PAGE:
Some of us at Sprocket like to say that true strength is exhibited when someone deletes their Instagram account. We’re not totally serious, but there is some truth to the idea that removing yourself from social media leads to FOMO, feeling out of the loop, and being left out of important life updates from your friends.

But in the last two years, there has been a shift.

Social media channels have been in the public crosshairs for much of the year. Facebook, specifically, has drawn ire from Congress, as it has struggled to defend its role in Russia’s attack on the 2016 elections. Facebook, too, was involved in a data breach related to Trump-connected Cambridge Analytica, causing many users to delete or abandon their accounts.

Snapchat, too, has struggled; it recently reported that daily active users have decreased. Facebook’s have plateaued. Twitter has struggled to attract new users for years. Tech stocks have experienced huge drops in value in recent months.

Facebook’s presence at the center of several data breaches and scandals has caused a real deterioration of trust among users. That lack of trust—the understanding that private information is being mined from our social accounts, and that what we’re getting from social media isn’t worth the cost—is at the core of the #deleteFacebook movement.

But there’s also the general demographics of the thing: some social channels (AKA Facebook) are getting older in terms of demographics, while others (Snapchat, Instagram) remain younger. As social channels age—Facebook is close to 15 years old—their appeal wanes for some users.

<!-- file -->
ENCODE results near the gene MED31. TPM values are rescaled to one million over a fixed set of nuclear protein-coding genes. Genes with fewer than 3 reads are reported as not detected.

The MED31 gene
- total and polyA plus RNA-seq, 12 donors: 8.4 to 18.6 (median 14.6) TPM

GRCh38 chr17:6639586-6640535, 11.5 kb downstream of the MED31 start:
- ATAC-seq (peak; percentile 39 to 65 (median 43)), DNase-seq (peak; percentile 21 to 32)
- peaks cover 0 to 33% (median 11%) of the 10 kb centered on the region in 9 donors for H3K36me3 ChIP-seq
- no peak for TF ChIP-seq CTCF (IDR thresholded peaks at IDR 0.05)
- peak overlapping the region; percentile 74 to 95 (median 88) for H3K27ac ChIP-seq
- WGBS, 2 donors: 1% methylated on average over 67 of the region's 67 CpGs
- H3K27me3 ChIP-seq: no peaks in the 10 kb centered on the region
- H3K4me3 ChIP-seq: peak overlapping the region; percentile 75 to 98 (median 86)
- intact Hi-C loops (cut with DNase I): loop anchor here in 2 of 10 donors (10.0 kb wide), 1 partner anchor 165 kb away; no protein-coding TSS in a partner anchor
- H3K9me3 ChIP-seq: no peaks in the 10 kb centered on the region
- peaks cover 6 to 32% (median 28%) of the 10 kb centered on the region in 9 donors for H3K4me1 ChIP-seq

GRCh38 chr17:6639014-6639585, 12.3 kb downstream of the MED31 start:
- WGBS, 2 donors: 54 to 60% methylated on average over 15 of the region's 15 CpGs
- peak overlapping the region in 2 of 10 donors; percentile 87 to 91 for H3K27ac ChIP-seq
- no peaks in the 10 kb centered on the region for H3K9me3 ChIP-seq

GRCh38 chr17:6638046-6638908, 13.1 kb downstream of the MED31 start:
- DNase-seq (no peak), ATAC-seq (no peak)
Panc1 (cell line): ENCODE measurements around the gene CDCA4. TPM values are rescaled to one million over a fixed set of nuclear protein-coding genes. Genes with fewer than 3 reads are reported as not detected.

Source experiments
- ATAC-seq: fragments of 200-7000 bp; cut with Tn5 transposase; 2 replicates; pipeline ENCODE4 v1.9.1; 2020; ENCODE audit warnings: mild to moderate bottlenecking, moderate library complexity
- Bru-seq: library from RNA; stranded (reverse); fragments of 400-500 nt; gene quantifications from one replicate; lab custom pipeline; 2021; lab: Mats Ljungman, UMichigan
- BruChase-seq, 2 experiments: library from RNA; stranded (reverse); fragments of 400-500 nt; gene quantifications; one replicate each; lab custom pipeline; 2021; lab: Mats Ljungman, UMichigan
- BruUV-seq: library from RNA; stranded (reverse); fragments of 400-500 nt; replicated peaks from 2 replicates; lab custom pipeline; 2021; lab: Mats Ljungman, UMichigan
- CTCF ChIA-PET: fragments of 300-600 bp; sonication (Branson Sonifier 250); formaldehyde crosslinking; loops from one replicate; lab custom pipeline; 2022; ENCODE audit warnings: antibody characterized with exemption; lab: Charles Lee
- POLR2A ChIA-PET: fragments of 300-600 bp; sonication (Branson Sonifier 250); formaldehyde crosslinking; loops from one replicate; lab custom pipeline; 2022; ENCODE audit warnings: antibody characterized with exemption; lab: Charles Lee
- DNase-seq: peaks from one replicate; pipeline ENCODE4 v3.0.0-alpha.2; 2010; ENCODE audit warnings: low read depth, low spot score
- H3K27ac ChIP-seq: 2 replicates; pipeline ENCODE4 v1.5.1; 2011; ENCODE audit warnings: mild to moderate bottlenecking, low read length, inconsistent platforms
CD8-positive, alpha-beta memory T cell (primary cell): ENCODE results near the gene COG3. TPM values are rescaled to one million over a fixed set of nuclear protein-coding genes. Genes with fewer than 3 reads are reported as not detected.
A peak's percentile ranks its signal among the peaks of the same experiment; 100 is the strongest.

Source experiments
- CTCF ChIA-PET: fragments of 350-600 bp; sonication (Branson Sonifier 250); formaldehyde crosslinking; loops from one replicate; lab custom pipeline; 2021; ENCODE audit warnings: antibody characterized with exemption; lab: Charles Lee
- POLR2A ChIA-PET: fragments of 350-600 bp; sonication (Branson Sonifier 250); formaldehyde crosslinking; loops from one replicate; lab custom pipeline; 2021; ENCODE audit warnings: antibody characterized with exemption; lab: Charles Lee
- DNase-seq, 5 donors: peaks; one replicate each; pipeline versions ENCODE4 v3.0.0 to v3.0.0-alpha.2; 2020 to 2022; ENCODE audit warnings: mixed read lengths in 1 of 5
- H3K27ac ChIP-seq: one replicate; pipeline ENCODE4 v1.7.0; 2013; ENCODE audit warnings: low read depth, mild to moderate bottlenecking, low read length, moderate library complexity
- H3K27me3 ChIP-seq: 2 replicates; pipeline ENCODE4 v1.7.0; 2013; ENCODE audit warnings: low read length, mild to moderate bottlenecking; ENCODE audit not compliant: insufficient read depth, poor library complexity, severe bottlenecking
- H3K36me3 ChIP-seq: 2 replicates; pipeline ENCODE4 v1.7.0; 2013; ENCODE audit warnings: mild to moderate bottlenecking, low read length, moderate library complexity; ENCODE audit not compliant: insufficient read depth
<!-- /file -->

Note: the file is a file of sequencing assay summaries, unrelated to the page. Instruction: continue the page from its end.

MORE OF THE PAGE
All this is to say: is social media dying? Are users tiring of the social landscape as we know it?

We don’t think so. But, in order to rebuild trust and have authentic conversations on social media, brands need to embrace their authenticity and their human element.

That means, in part, doing the real work to identify what kind of content resonates with their audience, and figuring out what information their audience finds useful—then supplying that information in a way that doesn’t feel sales-y or too brand-focused. Remember that social media is a conversation, and brands need to be good conversationalists.

It also means engaging with real humans (like influencers) to share your story. Give your audience something LOL-worthy, something that evokes real emotion, and they’ll stick with you. Truly engaging social is about more than just spitting out a discount code.

We don’t have all the answers, and we don’t have a crystal ball—but we know that connecting with our audiences in human ways is one step toward ensuring they’ll feel bought in and connected through their social media channels.